There are a lot of reasons to dislike excess cash on a company's balance sheet. The simple fact is that most CEOs are not Warren Buffett and so capital allocation is probably not one of their foremost skills.

As a result, bad things can happen when companies start building huge stockpiles of cash. One of the worst possibilities is that the CEO decides it's time to take over the world and shareholder value gets kneecapped as the head honcho negotiates a bunch of large, overpriced acquisitions. Also potentially damaging are big share buybacks. Though these are typically pitched as shareholder friendly, management teams often end up throwing big bucks around when the company's stock is anything but cheap.

More innocuous, but suboptimal nonetheless, is allowing the cash to sit around gathering dust. Particularly with safe, secure investments yielding next to nothing these days, cash that a company has no plans for really does absolutely nothing for shareholders.

However, gobs of cash on the books may also obscure the true value and performance of a company. For investors who dig into the numbers, that may create opportunities others are overlooking.

Cash, the master magician
There are two primary areas where cash might throw investors off the scent of a good investment: valuation and return on equity.

The value of a company with a ton of cash should be calculated in two separate pieces: the value of the excess cash and the value of the operating business. For obvious reasons, the cash should be valued dollar for dollar, while the operating business can be valued any number of ways.

Any investor who assumes the valuation reflects the operating business alone and tries to calculate, say, a price-to-earnings ratio based on the full price tag will end up thinking that the market is giving the business a much heftier valuation than it actually is.

Meanwhile, a company's return on equity is meant to reflect the returns that a business can generate in relation to the capital that's been invested in the business. Extra cash that a company keeps around is capital that hasn't been invested in the business and yet still inflates the company's equity. That drags down the company's overall return on equity.

So with a wave of its hands and a tap of its wand, the illusionist Excess Cash can simultaneously make a company look more expensive and less profitable.

A cash-rich quintet
There are a lot of companies sitting on a ton of cash right now. Here are five that might look a lot more appetizing to investors if they unloaded their cash hoard.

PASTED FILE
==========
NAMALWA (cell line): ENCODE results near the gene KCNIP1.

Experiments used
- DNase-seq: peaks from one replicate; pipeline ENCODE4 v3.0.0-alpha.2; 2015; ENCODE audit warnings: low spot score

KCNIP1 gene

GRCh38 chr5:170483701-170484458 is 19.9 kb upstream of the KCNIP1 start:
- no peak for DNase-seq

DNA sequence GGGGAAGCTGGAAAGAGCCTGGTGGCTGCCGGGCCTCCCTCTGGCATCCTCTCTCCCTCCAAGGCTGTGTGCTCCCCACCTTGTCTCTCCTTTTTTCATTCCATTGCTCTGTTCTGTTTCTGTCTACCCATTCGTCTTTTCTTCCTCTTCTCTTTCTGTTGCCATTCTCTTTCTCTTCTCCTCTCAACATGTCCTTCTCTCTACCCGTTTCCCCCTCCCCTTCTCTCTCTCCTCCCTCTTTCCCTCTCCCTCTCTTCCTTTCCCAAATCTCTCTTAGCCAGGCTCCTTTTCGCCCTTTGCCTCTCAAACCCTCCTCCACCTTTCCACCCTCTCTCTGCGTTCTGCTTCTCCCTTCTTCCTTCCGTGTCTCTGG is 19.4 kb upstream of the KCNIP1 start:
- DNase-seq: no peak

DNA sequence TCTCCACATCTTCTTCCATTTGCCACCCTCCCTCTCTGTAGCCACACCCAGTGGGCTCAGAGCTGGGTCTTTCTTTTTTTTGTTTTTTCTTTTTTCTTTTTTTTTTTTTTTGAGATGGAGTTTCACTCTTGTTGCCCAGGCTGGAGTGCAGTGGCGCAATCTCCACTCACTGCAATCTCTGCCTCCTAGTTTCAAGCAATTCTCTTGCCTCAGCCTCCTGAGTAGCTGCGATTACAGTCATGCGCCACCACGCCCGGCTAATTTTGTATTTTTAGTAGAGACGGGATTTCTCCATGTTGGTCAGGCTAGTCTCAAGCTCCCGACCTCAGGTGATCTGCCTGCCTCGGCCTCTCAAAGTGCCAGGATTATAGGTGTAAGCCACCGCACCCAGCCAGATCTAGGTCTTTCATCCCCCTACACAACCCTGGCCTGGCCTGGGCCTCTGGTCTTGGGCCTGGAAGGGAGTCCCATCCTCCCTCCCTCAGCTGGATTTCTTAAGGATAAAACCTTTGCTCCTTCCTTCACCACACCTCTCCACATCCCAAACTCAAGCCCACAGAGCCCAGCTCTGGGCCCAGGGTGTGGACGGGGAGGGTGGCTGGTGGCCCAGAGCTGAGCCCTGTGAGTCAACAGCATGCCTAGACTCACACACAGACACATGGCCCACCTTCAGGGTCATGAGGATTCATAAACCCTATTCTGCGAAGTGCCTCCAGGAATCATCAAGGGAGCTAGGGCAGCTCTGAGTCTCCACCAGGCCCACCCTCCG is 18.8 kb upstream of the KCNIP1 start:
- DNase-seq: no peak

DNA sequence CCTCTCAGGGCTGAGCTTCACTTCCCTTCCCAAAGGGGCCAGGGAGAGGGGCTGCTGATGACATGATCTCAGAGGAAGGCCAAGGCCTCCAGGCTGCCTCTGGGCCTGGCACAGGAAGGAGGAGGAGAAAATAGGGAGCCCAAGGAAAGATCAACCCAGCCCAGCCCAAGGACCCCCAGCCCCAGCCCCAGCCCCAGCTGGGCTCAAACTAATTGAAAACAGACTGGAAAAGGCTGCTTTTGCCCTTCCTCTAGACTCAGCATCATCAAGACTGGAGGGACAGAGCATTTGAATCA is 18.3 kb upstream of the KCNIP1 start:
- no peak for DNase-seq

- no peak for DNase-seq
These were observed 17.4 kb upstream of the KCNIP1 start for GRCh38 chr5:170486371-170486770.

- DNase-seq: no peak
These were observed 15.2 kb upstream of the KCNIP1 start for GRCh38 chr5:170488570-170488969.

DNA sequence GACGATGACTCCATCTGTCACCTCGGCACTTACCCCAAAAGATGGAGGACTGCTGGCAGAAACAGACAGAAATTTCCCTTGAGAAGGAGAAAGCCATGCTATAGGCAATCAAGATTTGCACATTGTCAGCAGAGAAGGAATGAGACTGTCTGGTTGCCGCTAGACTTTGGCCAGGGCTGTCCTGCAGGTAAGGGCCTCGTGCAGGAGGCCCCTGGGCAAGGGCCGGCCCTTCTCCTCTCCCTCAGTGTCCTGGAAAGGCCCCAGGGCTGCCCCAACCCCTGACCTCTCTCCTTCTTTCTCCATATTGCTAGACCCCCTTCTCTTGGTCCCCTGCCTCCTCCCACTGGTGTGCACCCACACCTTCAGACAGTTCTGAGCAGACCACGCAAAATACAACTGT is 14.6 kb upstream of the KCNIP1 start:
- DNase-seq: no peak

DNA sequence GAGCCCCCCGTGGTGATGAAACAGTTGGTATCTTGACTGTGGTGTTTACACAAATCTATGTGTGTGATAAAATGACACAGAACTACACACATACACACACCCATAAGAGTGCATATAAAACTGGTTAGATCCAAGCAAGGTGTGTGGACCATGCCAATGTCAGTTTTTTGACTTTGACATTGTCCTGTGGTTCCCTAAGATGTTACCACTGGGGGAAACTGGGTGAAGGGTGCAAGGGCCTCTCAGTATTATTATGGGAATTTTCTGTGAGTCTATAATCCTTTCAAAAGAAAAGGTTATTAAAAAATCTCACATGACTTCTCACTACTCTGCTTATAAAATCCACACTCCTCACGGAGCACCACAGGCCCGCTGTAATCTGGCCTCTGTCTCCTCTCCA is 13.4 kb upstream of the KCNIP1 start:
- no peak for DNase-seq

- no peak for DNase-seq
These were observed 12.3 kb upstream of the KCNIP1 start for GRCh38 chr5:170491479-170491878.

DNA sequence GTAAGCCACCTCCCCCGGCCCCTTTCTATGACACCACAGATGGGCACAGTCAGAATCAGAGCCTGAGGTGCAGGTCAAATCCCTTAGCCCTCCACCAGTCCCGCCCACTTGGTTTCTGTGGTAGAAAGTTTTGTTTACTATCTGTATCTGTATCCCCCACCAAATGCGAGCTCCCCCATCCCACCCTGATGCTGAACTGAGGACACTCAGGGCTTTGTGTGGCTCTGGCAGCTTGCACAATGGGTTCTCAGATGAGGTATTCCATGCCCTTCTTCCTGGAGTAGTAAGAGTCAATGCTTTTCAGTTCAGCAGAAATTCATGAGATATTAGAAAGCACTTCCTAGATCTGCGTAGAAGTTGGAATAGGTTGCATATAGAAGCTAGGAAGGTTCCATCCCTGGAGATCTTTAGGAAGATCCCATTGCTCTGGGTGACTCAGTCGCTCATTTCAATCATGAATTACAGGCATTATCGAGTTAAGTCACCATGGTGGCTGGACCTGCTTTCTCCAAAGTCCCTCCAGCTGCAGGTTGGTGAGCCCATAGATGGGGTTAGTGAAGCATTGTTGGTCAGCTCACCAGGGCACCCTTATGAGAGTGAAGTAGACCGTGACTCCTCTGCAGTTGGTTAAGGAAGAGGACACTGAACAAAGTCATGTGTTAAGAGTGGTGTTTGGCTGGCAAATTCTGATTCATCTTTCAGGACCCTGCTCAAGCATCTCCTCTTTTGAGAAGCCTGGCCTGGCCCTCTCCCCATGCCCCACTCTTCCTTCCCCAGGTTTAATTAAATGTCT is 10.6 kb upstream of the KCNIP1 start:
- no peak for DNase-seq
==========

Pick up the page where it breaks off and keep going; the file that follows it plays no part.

Net Cash

Current P/E

Ex-Cash P/E

Current ROE

Ex-Cash ROE

Google (Nasdaq: GOOG)

$26.5 billion





Cisco (Nasdaq: CSCO)

$23.9 billion





eBay (Nasdaq: EBAY)

$4.5 billion





Dell (Nasdaq: DELL)

$6.2 billion





Western Digital (NYSE: WDC)

$2.4 billion





Source: Capital IQ, a Standard & Poor's company, and author's calculations.
P/E = price-to-earnings ratio.
*NM = not meaningful; Dell's net cash exceeds its equity value.

It's hard to classify Google's ex-cash P/E as "cheap," but when we consider the amount of cash the company is holding, the valuation definitely looks more reasonable. What's more striking, though, is how much of an impact Google's cash has on its equity returns. Without the drag from its cash, Google's capital-light, highly profitable business model is shown in high relief.

Stripping out Cisco's cash, we actually end up with a below-market multiple on what I consider one of the very best tech companies, if not one of the very best companies, period. Cisco may be a different story than the rest of the companies here, though, since it's one of a select few companies -- Oracle (Nasdaq: ORCL) being another -- that has made great use of acquisitions to grow and prosper. So it may actually behoove investors if the company keeps some cash available for takeovers.

While Google and Cisco are largely looked at as currently successful companies, the valuations for both eBay and Dell reflect the market's perception that both businesses are facing tough times. With brutal competition from the likes of Hewlett-Packard (NYSE: HPQ) in what's become largely a commodity business, I find it hard to get too excited about Dell. eBay, however, not only carries a lower valuation than Dell, it also packs more excitement -- particularly when it comes to the PayPal-driven payments side of its business.

But perhaps the most intriguing stock here is Western Digital, which isn't exactly a growth company working in an exciting, new technological field. In fact, it's quite the opposite. The market sees flash and other solid-state storage from companies like SanDisk as a mortal threat to WD's core disk drive business.

However, when we strip out the cash that WD already has on its books and consider the extremely healthy cash flow that the company is producing, I come to the same conclusion my fellow Fool Eric Bleeker reached when looking at WD competitor Seagate: It may just be too cheap to pass up.

Now it's your turn to chime in. Do you think cash-hoarding companies are throwing investors off the scent of good investments? Head down to the comments section and share your thoughts.

While these cash-rich companies may have piqued my interest, my first love will always be companies that pay healthy dividends.